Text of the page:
Plungo-rama! The stock market plunges about 1,000 points then (mostly) comes back up. Some blame a glitch, some a fat-fingered trade, some the troubles in Greece. Me, I've been sort of expecting a double dip this year and pulled what money we had in stocks out of the market a few weeks ago. I just couldn't stand the stress. You?

Two of the best links for last: self-defence works. (It does. I wrote a whole book about it. I taught it for five years. I wrote a thing in HuffPost a while ago.) More women should study it.

And finally: we could be up to 4% Neanderthal. "'The Neanderthals are not totally extinct. In some of us they live on a little bit,' said Max Planck Institute evolutionary geneticist Svante Pääbo./ It took four years for Pääbo’s team to assemble a working sequence from DNA in the bones of three 38,000-year-old Neanderthal women, found in Croatia’s Vindija Cave. The sequence, published May 6 in Science, covers about 60 percent of the entire genome."

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Thursday, May 6, 2010

Black Death

"Crucify them all!" "I'll slice you open!" I think I could do without the pustulence but, eh, I might have to see it anyway. In theatres May 28. And before that there's Robin Hood. And before *that* Iron Man 2. Can you spell 'epic'?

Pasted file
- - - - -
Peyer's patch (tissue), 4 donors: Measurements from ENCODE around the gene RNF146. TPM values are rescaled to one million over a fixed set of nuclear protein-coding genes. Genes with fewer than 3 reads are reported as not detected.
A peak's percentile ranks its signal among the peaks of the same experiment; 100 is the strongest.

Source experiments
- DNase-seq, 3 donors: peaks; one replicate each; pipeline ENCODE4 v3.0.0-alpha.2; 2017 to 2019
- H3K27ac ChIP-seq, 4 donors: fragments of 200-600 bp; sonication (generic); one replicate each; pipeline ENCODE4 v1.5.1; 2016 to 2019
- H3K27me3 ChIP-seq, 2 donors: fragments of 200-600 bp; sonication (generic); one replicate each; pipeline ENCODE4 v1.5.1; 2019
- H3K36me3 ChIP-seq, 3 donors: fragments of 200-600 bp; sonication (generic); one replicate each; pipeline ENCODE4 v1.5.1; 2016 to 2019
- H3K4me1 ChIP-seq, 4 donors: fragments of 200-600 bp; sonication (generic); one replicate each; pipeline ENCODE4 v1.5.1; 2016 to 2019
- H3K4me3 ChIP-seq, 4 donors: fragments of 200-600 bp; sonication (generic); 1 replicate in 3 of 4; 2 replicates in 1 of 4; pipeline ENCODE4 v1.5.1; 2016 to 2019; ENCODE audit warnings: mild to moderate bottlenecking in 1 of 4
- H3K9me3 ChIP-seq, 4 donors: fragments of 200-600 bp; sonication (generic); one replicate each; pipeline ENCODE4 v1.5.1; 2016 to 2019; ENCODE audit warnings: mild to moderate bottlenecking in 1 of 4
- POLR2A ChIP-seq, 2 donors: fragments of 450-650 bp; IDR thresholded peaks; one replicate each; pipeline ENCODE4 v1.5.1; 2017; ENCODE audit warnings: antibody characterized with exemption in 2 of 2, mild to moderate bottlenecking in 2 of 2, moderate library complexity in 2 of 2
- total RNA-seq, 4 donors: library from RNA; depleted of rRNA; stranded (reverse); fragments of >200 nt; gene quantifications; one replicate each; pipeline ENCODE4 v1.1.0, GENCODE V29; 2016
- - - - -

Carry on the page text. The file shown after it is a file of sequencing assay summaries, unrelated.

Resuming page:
I'm going to have a seriously fab month. You?

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Wednesday, May 5, 2010

Calling all SF readers, and queer YA writers

Want to read future Hugo-winning f/sf? Well, for the price of becoming a supporting member of Aussicon 4, the world science fiction convention, you can get the 'Hugo packet', which is a fabulously complete packet of electronic text of all the nominated books and stories on the final ballot. Wow. Go look at the nominees. Then think to yourself, is all that juicy fiction, plus the right to vote for your favourite/s, worth the very small sum of AU $70/US $64? So go join, go read, go vote. What a steal...

Brenda Bowen, an agent at Sandford J. Greenburger, is looking for up and coming quiltbag YA writers. According to LambdaLiterary, she's "particularly interested to find a writer for a YA book project she is developing. Please send a writing sample to bbowen@sjga.com. Synopsis + three sample chapters from a YA novel would be best, but an equivalent is fine." What are you waiting for?